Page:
Some but not all dispreferred turn markers help to interpret scalar terms in polite contexts

Abstract : In polite contexts, people find it difficult to perceive whether they can derive scalar inferences from what others say (e.g., does “some people hated your idea” mean that not everyone hated it?). Because this uncertainty can lead to costly misunderstandings, it is important to identify the cues people can rely on to solve their interpretative problem. In this article, we consider two such cues: Making a long Pause before the statement, and prefacing the statement with Well. Data from eight experiments show that Pauses are more effective than Wells as cues to scalar inferences in polite contexts—because they appear to give a specific signal to switch expectations in the direction of bad news, whereas Well appears to give a generic signal to make extra processing effort. We consider the applied value of these findings for human–human and human–machine interaction, as well as their implications for the study of reasoning and discourse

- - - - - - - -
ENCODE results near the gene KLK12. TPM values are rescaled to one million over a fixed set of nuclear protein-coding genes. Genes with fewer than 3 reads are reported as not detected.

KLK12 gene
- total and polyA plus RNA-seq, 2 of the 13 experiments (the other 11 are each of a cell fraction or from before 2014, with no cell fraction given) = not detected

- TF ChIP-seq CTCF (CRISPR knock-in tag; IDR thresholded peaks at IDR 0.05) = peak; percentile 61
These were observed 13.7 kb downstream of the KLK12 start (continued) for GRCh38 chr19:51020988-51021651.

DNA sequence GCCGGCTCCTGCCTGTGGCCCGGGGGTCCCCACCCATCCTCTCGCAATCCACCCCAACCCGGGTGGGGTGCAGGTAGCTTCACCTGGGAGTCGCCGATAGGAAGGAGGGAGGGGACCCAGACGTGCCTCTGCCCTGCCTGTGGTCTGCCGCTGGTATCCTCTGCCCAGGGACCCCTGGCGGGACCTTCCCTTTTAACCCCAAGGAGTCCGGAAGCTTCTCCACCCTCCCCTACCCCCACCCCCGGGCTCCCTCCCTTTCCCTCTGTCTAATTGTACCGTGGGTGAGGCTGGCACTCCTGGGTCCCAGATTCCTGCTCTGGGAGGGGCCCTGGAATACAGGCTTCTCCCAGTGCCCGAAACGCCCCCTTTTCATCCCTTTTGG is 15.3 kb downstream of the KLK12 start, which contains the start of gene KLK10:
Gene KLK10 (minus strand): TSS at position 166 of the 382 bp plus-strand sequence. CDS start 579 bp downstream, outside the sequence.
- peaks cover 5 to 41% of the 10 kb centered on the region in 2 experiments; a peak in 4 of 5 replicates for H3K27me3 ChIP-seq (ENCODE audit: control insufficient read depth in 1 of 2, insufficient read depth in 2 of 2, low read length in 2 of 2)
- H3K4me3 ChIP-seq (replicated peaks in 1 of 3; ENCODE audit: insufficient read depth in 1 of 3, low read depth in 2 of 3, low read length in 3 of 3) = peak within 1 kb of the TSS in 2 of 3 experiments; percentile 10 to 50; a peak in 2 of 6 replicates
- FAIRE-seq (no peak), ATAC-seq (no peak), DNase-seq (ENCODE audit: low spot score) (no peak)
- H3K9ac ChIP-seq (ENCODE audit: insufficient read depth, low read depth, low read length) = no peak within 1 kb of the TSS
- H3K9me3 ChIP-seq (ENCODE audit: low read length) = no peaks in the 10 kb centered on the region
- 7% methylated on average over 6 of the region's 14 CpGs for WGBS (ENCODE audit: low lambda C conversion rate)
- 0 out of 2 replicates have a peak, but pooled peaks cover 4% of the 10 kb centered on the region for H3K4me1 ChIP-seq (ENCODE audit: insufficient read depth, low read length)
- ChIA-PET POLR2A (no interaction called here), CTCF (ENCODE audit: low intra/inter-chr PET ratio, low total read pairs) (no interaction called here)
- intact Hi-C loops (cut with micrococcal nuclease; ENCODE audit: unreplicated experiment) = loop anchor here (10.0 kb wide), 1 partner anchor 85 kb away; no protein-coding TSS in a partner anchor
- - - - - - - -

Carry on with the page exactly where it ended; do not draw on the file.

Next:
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Thinking and Reasoning, Taylor & Francis (Routledge), 2015, 21 (2), pp.230 - 249. 〈10.1080/13546783.2014.965746〉
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https://halshs.archives-ouvertes.fr/halshs-01400237
Contributeur : Corinne Schaffner <>
Soumis le : lundi 21 novembre 2016 - 16:19:49
Dernière modification le : mercredi 23 mai 2018 - 17:58:09

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Jean-François Bonnefon, Ethan Dahl, Thomas M. Holtgraves. Some but not all dispreferred turn markers help to interpret scalar terms in polite contexts. Thinking and Reasoning, Taylor & Francis (Routledge), 2015, 21 (2), pp.230 - 249. 〈10.1080/13546783.2014.965746〉. 〈halshs-01400237〉

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